Genomic factors that shape craniofacial outcome and neural crest vulnerability in FASD
- 1Department of Nutritional Sciences, University of Wisconsin–Madison, Madison, WI, USA
- 2Department of Animal Sciences, University of Wisconsin–Madison, Madison, WI, USA
Prenatal alcohol exposure (PAE) causes distinctive facial characteristics in some pregnancies and not others; genetic factors may contribute to this differential vulnerability. Ethanol disrupts multiple events of neural crest development, including induction, survival, migration, and differentiation. Animal models and genomic approaches have substantially advanced our understanding of the mechanisms underlying these facial changes. PAE during gastrulation produces craniofacial changes corresponding with human fetal alcohol syndrome. These result because PAE reduces prechordal plate extension and suppresses sonic hedgehog, leading to holoprosencephaly and malpositioned facial primordia. Haploinsufficiency in sonic hedgehog signaling increases vulnerability to facial deficits and may influence some PAE pregnancies. In contrast, PAE during early neurogenesis produces facial hypoplasia, preceded by neural crest reductions due to significant apoptosis. Factors mediating this apoptosis include intracellular calcium mobilization, elevated reactive oxygen species, and loss of trophic support from β-catenin/calcium, sonic hedgehog, and mTOR signaling. Genome-wide SNP analysis links PDGFRA with facial outcomes in human PAE. Multiple genomic-level comparisons of ethanol-sensitive and – resistant early embryos, in both mouse and chick, independently identify common candidate genes that may potentially modify craniofacial vulnerability, including ribosomal proteins, proteosome, RNA splicing, and focal adhesion. In summary, research using animal models with genome-level differences in ethanol vulnerability, as well as targeted loss-and gain-of-function mutants, has clarified the mechanisms mediating craniofacial change in PAE. The findings additionally suggest that craniofacial deficits may represent a gene–ethanol interaction for some affected individuals. Genetic-level changes may prime individuals toward greater sensitivity or resistance to ethanol’s neurotoxicity.
It is indisputable that genetic factors modulate individual risk for alcoholism (see Edenberg and Foroud, 2013, for a recent review). For example, allelisms in alcohol and aldehyde dehydrogenases control blood alcohol levels and alcohol clearance rates. Allelisms in neurotransmitter receptors and their downstream effectors shape neuronal responses to alcohol reward, tolerance, and withdrawal. However, our understanding of how genetic factors might shape individual risk for fetal alcohol spectrum disorders (FASD) is less well defined. It is without question that prenatal alcohol exposure (PAE) is teratogenic; indeed, it is the most common teratogen exposure in western societies. However, there is appreciable variability in the severity of individual responses to PAE, even after controlling for the pattern, timing, and dose of alcohol intake. Some of this variance is due to environmental factors that include maternal nutrition and socioeconomic status. Evidence has been accumulating that genetic factors can also shape individual risk for FASD (Warren and Li, 2005). Concordance for FASD risk is greater in monozygotic than in dizygotic twins (Streissguth and Dehaene, 1993). The potential existence of genetic modifiers is strongly endorsed by animal models of FASD. Much of this animal work emphasizes morphological rather than behavioral outcomes. When ethanol exposure is held constant, genetic factors modulate the risk for cardiac, craniofacial, skeletal, and central nervous system defects in the developing offspring, and this is documented for both mammalian (primates, rats, mice) and non-mammalian (chick, zebrafish) developmental models (Goodlett et al., 1989; Gilliam and Kotch, 1996; Boehm et al., 1997; Chen et al., 2000; Debelak and Smith, 2000; Su et al., 2001; Loucks and Carvan, 2004; Downing et al., 2009, 2012a,b; Swartz et al., 2014). Because much of this work is summarized in other contributions to this volume, we will not further detail those findings here. Apart from allelisms that modulate alcohol clearance rates, the identities of genes that modify fetal vulnerability to FASD are not well characterized.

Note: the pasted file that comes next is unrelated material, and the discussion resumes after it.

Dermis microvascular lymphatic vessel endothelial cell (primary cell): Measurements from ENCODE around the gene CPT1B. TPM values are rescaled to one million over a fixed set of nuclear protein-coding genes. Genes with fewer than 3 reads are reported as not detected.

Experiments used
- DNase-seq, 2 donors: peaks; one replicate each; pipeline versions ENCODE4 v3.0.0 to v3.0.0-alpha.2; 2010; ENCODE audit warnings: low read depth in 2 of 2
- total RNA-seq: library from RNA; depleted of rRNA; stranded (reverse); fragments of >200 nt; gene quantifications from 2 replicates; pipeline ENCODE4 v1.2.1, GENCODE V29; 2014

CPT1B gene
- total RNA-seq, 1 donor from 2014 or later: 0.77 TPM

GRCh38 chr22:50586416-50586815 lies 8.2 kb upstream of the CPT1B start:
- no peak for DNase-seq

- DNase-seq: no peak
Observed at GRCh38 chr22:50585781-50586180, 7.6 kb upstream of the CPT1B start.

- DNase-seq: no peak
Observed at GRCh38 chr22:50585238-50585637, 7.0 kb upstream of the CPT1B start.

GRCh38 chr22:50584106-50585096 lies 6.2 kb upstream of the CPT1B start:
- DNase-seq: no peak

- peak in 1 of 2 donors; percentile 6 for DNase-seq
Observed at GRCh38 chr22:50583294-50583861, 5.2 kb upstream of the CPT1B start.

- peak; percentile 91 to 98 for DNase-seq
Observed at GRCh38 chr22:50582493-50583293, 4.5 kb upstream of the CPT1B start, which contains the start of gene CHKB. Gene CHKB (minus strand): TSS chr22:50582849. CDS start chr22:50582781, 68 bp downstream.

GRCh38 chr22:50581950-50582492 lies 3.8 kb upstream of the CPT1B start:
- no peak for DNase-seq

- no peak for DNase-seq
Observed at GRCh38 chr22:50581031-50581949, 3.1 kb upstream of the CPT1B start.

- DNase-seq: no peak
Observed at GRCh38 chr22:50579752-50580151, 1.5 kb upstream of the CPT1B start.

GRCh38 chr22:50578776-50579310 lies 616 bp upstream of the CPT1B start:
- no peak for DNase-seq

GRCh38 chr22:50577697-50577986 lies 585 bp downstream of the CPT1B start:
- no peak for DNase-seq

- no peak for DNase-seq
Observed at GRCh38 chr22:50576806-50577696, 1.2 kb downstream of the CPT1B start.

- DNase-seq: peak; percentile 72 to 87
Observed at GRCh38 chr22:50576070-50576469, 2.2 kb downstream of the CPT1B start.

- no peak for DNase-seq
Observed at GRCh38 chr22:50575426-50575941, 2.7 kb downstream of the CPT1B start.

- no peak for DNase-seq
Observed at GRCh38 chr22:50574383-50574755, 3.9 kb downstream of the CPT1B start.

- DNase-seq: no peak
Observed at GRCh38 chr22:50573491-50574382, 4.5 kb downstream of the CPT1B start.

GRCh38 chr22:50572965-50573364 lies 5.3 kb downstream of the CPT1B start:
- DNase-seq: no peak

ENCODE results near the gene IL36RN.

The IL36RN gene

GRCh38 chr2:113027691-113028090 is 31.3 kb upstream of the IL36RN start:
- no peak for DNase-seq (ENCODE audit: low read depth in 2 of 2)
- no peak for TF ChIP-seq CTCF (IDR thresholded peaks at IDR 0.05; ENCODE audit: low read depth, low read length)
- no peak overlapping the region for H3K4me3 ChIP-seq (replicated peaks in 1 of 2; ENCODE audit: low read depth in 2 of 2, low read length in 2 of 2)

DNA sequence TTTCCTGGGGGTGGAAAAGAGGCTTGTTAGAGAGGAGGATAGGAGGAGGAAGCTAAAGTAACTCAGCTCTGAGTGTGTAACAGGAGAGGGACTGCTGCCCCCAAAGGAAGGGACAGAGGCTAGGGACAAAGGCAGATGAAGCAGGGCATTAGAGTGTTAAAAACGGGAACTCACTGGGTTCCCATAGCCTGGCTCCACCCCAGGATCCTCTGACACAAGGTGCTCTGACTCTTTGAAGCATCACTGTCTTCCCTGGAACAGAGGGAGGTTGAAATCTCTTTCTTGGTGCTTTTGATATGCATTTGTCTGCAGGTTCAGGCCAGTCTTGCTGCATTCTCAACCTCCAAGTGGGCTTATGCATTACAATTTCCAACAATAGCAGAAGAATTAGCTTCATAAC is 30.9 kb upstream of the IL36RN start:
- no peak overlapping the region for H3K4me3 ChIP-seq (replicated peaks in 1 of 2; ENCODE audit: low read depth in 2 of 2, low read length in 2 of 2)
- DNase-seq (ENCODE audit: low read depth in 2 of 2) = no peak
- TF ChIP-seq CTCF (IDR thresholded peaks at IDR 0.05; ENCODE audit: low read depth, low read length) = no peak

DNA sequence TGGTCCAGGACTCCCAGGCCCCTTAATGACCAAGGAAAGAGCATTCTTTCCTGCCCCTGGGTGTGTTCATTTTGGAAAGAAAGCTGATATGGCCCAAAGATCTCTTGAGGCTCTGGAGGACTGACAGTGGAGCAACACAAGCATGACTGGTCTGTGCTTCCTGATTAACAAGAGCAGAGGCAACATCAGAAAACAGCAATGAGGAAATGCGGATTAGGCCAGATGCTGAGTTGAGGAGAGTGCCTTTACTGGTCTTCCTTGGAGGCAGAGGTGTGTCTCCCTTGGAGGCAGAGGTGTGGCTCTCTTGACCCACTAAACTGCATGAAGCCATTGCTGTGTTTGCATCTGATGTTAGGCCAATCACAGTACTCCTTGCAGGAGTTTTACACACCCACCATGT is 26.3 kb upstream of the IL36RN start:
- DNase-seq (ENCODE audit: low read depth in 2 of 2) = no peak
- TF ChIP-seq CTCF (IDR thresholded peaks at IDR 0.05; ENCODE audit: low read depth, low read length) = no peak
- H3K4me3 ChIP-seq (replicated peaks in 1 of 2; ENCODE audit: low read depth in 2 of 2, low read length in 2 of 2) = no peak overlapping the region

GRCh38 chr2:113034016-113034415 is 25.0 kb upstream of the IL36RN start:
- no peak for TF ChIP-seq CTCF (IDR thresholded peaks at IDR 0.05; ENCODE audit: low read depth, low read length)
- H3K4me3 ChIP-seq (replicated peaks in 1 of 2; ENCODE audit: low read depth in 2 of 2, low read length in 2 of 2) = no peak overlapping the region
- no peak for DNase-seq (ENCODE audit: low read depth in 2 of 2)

Ethanol Influences Craniofacial Outcomes in FASD